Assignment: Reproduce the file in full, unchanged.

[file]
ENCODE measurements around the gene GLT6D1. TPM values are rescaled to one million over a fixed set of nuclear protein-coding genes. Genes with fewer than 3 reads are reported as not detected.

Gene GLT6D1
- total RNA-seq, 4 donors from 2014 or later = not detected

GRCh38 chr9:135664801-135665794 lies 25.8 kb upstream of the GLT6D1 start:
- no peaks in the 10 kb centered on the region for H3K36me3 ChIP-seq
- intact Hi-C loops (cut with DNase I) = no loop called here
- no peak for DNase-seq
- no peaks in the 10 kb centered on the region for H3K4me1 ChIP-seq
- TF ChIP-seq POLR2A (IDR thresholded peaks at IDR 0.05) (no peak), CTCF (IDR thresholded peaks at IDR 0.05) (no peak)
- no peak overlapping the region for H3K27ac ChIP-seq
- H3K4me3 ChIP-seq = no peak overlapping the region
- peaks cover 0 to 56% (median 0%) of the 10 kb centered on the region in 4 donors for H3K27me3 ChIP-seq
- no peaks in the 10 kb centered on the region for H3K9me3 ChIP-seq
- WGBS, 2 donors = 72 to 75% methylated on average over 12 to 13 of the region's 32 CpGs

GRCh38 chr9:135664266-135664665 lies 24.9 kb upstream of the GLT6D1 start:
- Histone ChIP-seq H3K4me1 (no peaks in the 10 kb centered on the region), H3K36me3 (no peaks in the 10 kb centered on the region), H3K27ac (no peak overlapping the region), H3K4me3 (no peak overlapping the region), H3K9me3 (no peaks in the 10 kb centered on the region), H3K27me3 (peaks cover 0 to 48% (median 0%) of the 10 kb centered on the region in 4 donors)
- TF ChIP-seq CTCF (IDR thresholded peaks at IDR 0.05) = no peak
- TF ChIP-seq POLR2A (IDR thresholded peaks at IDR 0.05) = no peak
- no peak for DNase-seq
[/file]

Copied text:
ENCODE measurements around the gene GLT6D1. TPM values are rescaled to one million over a fixed set of nuclear protein-coding genes. Genes with fewer than 3 reads are reported as not detected.

Gene GLT6D1
- total RNA-seq, 4 donors from 2014 or later = not detected

GRCh38 chr9:135664801-135665794 lies 25.8 kb upstream of the GLT6D1 start:
- no peaks in the 10 kb centered on the region for H3K36me3 ChIP-seq
- intact Hi-C loops (cut with DNase I) = no loop called here
- no peak for DNase-seq
- no peaks in the 10 kb centered on the region for H3K4me1 ChIP-seq
- TF ChIP-seq POLR2A (IDR thresholded peaks at IDR 0.05) (no peak), CTCF (IDR thresholded peaks at IDR 0.05) (no peak)
- no peak overlapping the region for H3K27ac ChIP-seq
- H3K4me3 ChIP-seq = no peak overlapping the region
- peaks cover 0 to 56% (median 0%) of the 10 kb centered on the region in 4 donors for H3K27me3 ChIP-seq
- no peaks in the 10 kb centered on the region for H3K9me3 ChIP-seq
- WGBS, 2 donors = 72 to 75% methylated on average over 12 to 13 of the region's 32 CpGs

GRCh38 chr9:135664266-135664665 lies 24.9 kb upstream of the GLT6D1 start:
- Histone ChIP-seq H3K4me1 (no peaks in the 10 kb centered on the region), H3K36me3 (no peaks in the 10 kb centered on the region), H3K27ac (no peak overlapping the region), H3K4me3 (no peak overlapping the region), H3K9me3 (no peaks in the 10 kb centered on the region), H3K27me3 (peaks cover 0 to 48% (median 0%) of the 10 kb centered on the region in 4 donors)
- TF ChIP-seq CTCF (IDR thresholded peaks at IDR 0.05) = no peak
- TF ChIP-seq POLR2A (IDR thresholded peaks at IDR 0.05) = no peak
- no peak for DNase-seq